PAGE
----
Chicken for 5,000 Please
My mother grew up in the Great Depression. With six in their family things were tight. She wore homemade clothes with flour sack underwear and I am sure her list of wants was far longer than her list of haves. With so many mouths to feed one of the basic needs was food. Seconds weren’t on the menu and there wasn’t often a great quantity of firsts.
When my mom married and moved south she made sure there was always enough. We ate our share of chicken and ground beef as my dad struggled up the ladder of success though I never felt we went hungry.
After my sis and I were gone mom and dad moved into their dream home. They upsized into a new neighborhood. With two of them they had two refrigerators and two freezers, one for each I assume. There was never going to be a shortage in their larder.
Though I had my own home by then, there were rare occasions when my mother and I went to the grocery store together. One time she asked me to help her buy some whole chickens. They were 29 cents a pound. Each customer could buy six. You guessed it. She got one cart and I got another. We came home with twelve chickens that were placed beside other chickens from other sales in her two freezers for two people. You would have thought she was feeding the five thousand – next week.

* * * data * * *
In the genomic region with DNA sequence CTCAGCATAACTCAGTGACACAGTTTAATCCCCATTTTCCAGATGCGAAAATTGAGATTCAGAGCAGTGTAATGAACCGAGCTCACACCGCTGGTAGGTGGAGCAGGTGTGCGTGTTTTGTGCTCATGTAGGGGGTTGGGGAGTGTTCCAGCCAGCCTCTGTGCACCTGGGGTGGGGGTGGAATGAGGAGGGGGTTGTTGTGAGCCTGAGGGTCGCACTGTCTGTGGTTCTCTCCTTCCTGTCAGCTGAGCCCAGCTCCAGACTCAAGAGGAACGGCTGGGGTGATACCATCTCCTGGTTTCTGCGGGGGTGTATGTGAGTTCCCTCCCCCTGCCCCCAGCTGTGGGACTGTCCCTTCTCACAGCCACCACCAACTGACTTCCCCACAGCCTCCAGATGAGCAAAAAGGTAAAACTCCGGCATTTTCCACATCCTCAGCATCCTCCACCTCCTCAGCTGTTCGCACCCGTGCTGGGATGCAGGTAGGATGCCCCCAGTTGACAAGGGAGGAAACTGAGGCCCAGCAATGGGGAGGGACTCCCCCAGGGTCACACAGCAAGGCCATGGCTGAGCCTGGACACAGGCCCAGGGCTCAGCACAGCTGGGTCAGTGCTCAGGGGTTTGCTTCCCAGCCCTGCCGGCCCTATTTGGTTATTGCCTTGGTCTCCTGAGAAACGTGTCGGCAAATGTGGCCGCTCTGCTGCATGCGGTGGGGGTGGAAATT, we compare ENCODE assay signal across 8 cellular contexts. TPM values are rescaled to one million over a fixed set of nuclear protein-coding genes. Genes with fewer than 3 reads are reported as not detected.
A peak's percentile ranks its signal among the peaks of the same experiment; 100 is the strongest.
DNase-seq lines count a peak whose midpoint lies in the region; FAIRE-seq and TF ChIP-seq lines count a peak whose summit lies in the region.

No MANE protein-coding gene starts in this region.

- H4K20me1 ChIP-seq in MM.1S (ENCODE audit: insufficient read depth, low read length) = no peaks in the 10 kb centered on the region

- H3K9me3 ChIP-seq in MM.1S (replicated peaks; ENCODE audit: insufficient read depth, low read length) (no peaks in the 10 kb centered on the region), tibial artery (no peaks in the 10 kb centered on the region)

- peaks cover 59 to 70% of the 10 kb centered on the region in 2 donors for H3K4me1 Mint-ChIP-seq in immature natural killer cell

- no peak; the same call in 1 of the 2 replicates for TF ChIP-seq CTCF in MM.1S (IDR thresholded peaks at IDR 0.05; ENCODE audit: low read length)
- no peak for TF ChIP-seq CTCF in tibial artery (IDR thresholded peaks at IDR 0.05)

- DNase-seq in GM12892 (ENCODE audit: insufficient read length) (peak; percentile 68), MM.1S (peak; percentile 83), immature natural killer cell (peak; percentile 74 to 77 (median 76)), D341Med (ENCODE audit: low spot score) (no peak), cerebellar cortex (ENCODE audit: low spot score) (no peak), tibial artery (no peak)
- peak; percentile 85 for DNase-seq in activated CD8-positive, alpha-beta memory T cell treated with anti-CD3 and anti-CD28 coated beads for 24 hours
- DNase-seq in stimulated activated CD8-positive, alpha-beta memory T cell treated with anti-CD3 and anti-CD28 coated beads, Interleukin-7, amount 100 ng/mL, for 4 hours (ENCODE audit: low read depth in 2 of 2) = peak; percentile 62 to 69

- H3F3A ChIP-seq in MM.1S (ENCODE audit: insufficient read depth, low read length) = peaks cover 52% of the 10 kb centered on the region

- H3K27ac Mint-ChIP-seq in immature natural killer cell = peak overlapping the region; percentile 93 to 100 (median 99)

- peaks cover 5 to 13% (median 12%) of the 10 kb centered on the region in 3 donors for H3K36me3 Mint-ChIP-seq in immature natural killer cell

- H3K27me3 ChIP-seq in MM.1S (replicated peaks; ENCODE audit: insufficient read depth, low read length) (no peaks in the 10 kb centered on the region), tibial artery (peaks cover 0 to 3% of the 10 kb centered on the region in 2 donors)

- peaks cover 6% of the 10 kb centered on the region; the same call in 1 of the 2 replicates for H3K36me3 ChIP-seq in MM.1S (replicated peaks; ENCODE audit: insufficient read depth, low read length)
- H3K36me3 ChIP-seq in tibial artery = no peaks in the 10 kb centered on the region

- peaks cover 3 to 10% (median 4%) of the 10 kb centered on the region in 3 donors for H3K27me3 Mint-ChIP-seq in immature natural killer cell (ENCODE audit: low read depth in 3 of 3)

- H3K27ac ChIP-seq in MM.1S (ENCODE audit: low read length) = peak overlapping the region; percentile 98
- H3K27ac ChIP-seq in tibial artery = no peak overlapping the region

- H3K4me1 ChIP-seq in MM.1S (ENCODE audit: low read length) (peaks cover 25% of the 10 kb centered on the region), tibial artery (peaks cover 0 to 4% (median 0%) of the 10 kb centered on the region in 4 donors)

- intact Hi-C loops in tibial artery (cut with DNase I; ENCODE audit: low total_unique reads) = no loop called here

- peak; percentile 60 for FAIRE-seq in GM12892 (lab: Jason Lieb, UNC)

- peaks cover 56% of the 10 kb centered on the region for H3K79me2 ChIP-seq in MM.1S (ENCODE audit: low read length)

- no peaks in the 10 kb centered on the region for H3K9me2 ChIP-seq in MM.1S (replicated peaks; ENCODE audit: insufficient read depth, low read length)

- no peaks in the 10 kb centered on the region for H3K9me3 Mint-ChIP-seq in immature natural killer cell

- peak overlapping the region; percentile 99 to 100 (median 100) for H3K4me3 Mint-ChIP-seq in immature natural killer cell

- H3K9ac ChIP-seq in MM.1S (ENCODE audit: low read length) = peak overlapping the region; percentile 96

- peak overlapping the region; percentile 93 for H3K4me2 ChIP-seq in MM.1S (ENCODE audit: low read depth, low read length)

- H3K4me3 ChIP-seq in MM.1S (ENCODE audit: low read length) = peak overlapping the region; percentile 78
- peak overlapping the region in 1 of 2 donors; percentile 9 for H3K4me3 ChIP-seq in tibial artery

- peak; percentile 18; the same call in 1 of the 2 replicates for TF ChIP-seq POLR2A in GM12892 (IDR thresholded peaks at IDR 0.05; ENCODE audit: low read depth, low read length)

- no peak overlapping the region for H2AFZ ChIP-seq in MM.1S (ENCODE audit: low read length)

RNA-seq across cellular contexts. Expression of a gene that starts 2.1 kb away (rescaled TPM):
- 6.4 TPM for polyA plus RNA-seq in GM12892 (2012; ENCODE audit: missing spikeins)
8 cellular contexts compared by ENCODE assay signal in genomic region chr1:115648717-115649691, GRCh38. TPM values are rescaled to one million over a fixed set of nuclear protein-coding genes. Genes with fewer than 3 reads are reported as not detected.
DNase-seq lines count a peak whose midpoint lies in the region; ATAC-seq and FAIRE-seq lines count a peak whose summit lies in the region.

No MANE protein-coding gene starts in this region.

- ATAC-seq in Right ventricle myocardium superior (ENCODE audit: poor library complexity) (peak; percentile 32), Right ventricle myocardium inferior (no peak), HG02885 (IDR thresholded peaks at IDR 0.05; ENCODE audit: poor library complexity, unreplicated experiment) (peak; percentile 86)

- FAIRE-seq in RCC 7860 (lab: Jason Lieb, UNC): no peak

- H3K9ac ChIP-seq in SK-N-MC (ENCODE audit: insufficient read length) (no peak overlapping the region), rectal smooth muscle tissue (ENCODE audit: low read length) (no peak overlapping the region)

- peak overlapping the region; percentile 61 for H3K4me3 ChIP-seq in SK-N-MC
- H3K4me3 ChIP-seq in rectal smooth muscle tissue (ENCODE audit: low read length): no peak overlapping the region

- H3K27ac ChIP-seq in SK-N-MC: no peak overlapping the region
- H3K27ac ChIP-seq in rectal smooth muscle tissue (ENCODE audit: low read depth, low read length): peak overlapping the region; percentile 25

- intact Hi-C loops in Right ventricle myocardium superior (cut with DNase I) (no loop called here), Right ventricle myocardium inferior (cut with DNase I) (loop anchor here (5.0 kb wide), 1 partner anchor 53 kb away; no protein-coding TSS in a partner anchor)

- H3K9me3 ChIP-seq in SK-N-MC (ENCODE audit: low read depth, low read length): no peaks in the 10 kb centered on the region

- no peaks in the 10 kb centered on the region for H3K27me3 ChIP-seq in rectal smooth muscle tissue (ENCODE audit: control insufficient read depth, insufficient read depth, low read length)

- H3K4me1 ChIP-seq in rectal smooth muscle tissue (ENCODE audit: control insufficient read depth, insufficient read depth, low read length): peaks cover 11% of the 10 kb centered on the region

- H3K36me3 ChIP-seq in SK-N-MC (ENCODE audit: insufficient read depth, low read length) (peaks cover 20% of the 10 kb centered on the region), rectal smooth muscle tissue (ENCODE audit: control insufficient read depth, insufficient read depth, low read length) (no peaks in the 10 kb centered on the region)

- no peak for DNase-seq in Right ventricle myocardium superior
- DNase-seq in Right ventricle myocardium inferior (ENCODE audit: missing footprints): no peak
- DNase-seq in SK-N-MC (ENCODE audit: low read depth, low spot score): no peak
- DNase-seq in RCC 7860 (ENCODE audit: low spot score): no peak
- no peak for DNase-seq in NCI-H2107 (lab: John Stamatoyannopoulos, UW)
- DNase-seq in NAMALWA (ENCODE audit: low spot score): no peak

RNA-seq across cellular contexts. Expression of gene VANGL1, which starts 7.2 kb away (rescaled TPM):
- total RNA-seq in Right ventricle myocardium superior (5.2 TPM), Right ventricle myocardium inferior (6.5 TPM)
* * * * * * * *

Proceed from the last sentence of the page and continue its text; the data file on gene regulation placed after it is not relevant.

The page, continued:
When mom and dad passed on I cleaned out those freezers. Wrapped in foil was one mystery package after another. She would not only freeze raw food, but cooked food as well. We still remember a chocolate concoction for which we wished we had found the recipe. There were also some wonderful sausage crepes. Yum. And yes we did find some whole chickens. I wonder how long they had been there. Sometimes it is better not to know. Just cook and eat.
It is amazing how much our early years can influence our later actions and attitudes. Even though she clearly had enough, there was a need for this security of knowing she had more than enough, that she would never run out.
How often my definition of what is enough is actually way more than I really need.